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Stay out of flood water: SES

Walls Creek Road, at Goobarragandra, Tumut.
Walls Creek Road, at Goobarragandra, near Tumut.

Water from the Gilmore Creek, which has broken its banks, continues to spread around the flats surrounding Tumut. The creek had a flow of 10,704 megalitres at the last recording at 11am and was 3.82m high.

SES Local Incident Controller Barry Brunsdon said the Gilmore Creek was the major focus of the emergency authority at the moment, though any flooding issues had been minor.

One family at Willow Bend, which sits adjacent to the Gilmore Creek on the Snowy Mountains Highway, have voluntarily left their residence.

The Gilmore Creek’s heavy flows into the Tumut River are causing a backwashing affect, as occurred in the 2010 flood, producing some minor flooding at the Tumut Riverglade Caravan Park.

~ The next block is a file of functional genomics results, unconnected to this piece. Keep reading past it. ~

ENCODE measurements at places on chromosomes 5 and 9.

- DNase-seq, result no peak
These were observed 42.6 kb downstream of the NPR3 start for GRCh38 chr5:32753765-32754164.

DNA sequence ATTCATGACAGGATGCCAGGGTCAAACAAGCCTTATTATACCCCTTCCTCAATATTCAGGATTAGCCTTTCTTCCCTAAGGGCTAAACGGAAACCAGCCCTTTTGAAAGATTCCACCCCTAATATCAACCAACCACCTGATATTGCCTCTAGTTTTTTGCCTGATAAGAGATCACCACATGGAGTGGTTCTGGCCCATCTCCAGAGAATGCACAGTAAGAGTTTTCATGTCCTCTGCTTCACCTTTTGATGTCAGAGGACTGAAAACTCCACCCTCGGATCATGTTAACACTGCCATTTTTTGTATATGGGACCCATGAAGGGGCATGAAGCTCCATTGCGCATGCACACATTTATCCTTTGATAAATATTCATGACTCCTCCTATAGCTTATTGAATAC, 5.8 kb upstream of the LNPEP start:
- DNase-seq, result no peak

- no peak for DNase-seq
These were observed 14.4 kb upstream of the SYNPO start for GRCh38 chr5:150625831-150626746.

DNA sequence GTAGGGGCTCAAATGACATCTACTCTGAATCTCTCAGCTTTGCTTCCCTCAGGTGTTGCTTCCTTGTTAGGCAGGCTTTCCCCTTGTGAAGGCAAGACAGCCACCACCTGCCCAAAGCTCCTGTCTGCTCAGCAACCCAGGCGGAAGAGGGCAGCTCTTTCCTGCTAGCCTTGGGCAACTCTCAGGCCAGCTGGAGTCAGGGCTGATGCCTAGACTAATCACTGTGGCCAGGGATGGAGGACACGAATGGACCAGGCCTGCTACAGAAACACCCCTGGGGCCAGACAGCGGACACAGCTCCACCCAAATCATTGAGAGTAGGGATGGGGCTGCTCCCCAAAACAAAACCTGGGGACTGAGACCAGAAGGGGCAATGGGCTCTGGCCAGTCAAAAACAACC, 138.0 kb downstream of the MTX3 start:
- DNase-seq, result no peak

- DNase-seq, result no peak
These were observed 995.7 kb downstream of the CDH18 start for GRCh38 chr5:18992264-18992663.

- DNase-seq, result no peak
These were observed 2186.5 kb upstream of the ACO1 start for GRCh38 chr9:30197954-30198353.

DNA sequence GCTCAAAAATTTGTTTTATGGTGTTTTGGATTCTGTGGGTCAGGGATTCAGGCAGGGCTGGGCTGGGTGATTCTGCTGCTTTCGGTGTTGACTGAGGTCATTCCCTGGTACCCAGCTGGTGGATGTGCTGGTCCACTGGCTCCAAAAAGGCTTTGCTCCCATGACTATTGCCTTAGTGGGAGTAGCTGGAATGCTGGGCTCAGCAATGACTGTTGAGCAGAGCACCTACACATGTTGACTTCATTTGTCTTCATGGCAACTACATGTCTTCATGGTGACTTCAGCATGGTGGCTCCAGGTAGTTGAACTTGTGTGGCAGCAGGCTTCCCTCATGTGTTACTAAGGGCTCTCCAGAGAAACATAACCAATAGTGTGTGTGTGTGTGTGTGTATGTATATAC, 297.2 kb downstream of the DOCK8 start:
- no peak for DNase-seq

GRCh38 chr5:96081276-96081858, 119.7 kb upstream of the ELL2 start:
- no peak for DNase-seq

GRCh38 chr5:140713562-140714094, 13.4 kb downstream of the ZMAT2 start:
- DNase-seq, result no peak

Some caravans have been moved from the low lying areas of the park, and the SES is monitoring the situation closely.

The Tumut River was flowing at 9,727 megalitres and was 1.42m high and rising at the Tumut gauge at 11am. The minor flood level of the Tumut River is 2m.

The Goobarragandra River had just started to flow over the Little River Bridge and was flowing at 8213 megalitres. While there is some water across the road at Tumut Plains, near the Malone dairy, inundation on the Tumut Plains and Lacmalac was only minor.

Further upstream on the Goobarragandra, Walls Creek Road had been shut-off by the river.

Mr Brunsdon urged drivers to not drive through flood water.

“The velocity of flood water is far greater around Tumut than it is when flooding occurs further downstream,” Mr Brunsdon said. “There is a genuine risk of people being washed away, as well as the other issues of erosion of roads.

“Stay out of flood water.”

The Gilmore Creek has burst its banks.
The Gilmore Creek has burst its banks.